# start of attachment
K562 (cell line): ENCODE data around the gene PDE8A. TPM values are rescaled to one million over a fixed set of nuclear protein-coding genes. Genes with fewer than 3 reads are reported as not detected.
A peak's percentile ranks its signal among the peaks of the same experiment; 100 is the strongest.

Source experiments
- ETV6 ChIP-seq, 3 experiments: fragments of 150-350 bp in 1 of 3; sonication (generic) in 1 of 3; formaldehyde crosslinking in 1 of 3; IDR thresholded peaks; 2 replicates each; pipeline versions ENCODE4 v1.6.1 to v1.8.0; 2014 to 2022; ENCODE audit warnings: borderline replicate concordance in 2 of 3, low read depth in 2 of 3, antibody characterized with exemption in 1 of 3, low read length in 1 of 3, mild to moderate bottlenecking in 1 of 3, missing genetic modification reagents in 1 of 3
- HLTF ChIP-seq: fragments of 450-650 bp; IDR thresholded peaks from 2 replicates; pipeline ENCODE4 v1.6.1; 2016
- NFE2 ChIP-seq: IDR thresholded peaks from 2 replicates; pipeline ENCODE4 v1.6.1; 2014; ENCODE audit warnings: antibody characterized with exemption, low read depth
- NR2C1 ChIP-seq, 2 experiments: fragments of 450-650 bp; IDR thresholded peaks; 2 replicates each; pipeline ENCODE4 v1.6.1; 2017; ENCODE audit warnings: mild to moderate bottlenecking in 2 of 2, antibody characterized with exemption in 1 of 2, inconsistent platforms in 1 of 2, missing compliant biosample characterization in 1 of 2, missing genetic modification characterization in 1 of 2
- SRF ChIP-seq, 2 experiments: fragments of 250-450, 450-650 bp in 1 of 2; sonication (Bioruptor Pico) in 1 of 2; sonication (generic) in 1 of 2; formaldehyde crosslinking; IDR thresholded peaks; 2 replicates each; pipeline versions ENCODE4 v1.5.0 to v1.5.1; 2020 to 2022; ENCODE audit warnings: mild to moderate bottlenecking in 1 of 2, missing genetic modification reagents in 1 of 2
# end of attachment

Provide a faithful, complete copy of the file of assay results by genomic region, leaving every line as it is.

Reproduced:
K562 (cell line): ENCODE data around the gene PDE8A. TPM values are rescaled to one million over a fixed set of nuclear protein-coding genes. Genes with fewer than 3 reads are reported as not detected.
A peak's percentile ranks its signal among the peaks of the same experiment; 100 is the strongest.

Source experiments
- ETV6 ChIP-seq, 3 experiments: fragments of 150-350 bp in 1 of 3; sonication (generic) in 1 of 3; formaldehyde crosslinking in 1 of 3; IDR thresholded peaks; 2 replicates each; pipeline versions ENCODE4 v1.6.1 to v1.8.0; 2014 to 2022; ENCODE audit warnings: borderline replicate concordance in 2 of 3, low read depth in 2 of 3, antibody characterized with exemption in 1 of 3, low read length in 1 of 3, mild to moderate bottlenecking in 1 of 3, missing genetic modification reagents in 1 of 3
- HLTF ChIP-seq: fragments of 450-650 bp; IDR thresholded peaks from 2 replicates; pipeline ENCODE4 v1.6.1; 2016
- NFE2 ChIP-seq: IDR thresholded peaks from 2 replicates; pipeline ENCODE4 v1.6.1; 2014; ENCODE audit warnings: antibody characterized with exemption, low read depth
- NR2C1 ChIP-seq, 2 experiments: fragments of 450-650 bp; IDR thresholded peaks; 2 replicates each; pipeline ENCODE4 v1.6.1; 2017; ENCODE audit warnings: mild to moderate bottlenecking in 2 of 2, antibody characterized with exemption in 1 of 2, inconsistent platforms in 1 of 2, missing compliant biosample characterization in 1 of 2, missing genetic modification characterization in 1 of 2
- SRF ChIP-seq, 2 experiments: fragments of 250-450, 450-650 bp in 1 of 2; sonication (Bioruptor Pico) in 1 of 2; sonication (generic) in 1 of 2; formaldehyde crosslinking; IDR thresholded peaks; 2 replicates each; pipeline versions ENCODE4 v1.5.0 to v1.5.1; 2020 to 2022; ENCODE audit warnings: mild to moderate bottlenecking in 1 of 2, missing genetic modification reagents in 1 of 2